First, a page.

See what we say: using concept mapping to visualize Latino immigrant’s strategies for health interventions
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Researchers need specific tools to engage community members in health intervention development to ensure that efforts are contextually appropriate for immigrant populations. The purpose of the study was to generate and prioritize strategies to address obesity, stress and coping, and healthcare navigation that are contextually appropriate and applicable to the Latino immigrant community in Cincinnati, Ohio, and then use the results to develop specific interventions to improve Latino health in our area.
A community-academic research team used concept mapping methodology with over 200 Latino immigrants and Latino-serving providers. A community intervention planning session was held to share the final concept maps and vote on strategies.
The concept maps and results from the intervention planning session emphasized a community lay health worker model to connect the Latino immigrant community with resources to address obesity, stress and coping, and healthcare navigation.
Concept maps allowed for the visualization of health intervention strategies prioritized by the larger Latino immigrant community. Concept maps revealed the appropriate content for health interventions as well as the process community members preferred for intervention delivery.
KeywordsLatino/Hispanic Concept mapping Cincinnati Community-based participatory research Community health intervention
Special thanks to Mahima Venkatesh for help with Spanish translations and to Robin Lindquist-Grantz for assistance with eliminating redundancies in the original concept mapping responses. The project was made possible by a seed grant given by UC LEAF (University of Cincinnati Leadership Empowerment Advancement for Women STEM Faculty), a National Science Foundation ADVANCE grant-funded organization.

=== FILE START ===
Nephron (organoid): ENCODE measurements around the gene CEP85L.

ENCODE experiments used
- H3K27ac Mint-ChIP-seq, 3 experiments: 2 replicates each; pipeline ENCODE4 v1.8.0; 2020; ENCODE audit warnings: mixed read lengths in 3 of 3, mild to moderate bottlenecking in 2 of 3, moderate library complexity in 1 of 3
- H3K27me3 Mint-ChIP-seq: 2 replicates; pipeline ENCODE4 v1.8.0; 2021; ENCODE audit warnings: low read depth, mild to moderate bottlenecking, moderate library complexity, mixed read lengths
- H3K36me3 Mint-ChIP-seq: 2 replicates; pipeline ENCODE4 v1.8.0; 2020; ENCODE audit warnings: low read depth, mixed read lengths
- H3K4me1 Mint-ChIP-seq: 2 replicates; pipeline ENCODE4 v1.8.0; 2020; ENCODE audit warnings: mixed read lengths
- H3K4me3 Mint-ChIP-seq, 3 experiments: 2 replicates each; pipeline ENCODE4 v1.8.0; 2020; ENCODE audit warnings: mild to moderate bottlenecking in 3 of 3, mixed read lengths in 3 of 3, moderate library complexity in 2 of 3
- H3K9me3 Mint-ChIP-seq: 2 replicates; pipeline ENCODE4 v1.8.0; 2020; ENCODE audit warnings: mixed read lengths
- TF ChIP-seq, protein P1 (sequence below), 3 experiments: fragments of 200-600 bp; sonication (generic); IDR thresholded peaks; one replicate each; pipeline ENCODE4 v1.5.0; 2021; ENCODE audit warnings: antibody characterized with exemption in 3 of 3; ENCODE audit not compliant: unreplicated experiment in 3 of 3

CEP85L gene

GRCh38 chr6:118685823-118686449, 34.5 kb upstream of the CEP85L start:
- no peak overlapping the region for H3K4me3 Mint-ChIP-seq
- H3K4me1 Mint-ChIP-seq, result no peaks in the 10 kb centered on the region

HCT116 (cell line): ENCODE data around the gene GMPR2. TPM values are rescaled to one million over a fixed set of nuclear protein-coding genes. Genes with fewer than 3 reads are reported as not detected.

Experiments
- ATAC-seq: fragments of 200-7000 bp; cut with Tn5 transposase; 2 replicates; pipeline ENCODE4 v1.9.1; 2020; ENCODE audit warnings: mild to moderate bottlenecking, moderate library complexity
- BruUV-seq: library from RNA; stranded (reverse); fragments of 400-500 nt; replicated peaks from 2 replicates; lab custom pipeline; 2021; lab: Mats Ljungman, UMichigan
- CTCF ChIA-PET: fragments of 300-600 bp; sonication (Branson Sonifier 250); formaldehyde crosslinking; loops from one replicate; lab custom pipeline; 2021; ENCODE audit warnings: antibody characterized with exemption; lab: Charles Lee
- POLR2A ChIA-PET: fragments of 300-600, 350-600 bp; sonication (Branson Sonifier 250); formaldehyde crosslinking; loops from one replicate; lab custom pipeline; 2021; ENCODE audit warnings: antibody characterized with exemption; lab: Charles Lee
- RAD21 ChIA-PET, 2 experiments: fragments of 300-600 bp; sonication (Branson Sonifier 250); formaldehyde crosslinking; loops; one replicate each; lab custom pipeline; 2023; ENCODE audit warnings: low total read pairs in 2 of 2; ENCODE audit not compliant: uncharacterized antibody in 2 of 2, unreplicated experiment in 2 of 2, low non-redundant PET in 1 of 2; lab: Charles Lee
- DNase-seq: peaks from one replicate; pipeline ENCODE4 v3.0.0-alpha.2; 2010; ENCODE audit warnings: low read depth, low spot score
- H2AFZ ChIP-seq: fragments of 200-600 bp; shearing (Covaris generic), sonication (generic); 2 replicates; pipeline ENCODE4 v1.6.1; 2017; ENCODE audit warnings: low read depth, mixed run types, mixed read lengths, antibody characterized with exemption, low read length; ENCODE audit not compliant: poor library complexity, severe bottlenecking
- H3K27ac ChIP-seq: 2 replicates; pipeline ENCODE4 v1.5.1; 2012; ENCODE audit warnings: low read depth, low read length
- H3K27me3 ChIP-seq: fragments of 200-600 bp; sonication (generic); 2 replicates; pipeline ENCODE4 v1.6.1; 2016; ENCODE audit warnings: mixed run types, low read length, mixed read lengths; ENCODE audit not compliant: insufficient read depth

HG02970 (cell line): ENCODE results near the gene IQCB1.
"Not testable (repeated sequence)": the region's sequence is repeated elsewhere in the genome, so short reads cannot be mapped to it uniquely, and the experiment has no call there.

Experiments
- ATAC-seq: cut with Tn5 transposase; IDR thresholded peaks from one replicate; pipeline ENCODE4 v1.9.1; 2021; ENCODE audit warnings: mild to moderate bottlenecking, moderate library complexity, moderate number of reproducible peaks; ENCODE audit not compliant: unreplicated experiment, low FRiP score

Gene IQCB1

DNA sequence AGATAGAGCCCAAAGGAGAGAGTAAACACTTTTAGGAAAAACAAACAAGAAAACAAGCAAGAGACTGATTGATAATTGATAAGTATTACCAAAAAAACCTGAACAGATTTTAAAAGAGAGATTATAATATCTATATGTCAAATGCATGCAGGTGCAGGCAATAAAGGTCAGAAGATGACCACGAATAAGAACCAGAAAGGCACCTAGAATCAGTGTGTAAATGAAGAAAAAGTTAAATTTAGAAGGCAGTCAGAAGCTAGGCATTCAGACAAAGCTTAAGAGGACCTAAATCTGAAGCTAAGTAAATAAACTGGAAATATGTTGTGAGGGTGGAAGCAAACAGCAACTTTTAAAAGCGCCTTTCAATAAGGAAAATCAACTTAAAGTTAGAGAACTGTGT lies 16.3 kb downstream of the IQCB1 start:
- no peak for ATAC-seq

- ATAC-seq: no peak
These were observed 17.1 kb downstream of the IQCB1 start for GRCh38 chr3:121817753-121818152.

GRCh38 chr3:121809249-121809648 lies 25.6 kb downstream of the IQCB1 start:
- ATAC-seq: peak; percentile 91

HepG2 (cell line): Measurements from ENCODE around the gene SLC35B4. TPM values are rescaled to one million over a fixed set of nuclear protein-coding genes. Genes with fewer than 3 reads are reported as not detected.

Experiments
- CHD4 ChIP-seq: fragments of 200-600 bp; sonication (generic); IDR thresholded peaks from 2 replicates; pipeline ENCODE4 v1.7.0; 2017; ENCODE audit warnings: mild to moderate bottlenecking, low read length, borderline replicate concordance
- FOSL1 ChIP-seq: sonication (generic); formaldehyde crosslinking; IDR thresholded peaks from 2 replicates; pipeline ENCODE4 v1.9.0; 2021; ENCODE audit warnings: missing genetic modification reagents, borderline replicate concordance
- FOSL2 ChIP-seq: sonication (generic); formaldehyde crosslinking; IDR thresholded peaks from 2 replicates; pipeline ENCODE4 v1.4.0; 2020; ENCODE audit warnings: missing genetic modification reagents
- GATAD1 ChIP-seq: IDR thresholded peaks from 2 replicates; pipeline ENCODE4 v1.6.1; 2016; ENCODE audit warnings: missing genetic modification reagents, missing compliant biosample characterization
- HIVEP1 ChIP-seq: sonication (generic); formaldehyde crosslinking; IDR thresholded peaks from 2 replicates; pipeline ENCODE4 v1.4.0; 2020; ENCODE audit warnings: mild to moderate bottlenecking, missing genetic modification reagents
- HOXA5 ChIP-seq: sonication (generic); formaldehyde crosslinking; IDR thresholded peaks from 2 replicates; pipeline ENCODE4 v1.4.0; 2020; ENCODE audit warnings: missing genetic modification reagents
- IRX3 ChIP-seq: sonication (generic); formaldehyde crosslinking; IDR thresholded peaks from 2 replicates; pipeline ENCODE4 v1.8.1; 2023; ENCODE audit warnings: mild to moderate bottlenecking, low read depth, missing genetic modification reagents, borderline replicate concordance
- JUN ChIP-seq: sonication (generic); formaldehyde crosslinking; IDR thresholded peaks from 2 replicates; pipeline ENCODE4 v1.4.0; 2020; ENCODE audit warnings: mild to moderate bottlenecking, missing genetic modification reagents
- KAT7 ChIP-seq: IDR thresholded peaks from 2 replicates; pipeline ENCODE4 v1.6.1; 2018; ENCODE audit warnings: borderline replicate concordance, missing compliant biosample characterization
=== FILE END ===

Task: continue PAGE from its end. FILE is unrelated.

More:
Compliance with ethical standards
This study was funded by a seed grant given by UC LEAF (University of Cincinnati Leadership Empowerment Advancement for Women STEM Faculty), a National Science Foundation ADVANCE grant-funded organization.
Conflict of interest
Authors A, B, C, D all declare that they have no conflict of interest.
Ethical approval and consent
Because data was anonymous and intended to address health concerns for Cincinnati Latino immigrants, the institutional review board issued a non-human subjects’ determination which meant that the study team rather than the institutional review board was responsible for ethical oversight. All study procedures followed ethical standards, and participants consented to respond to the survey.
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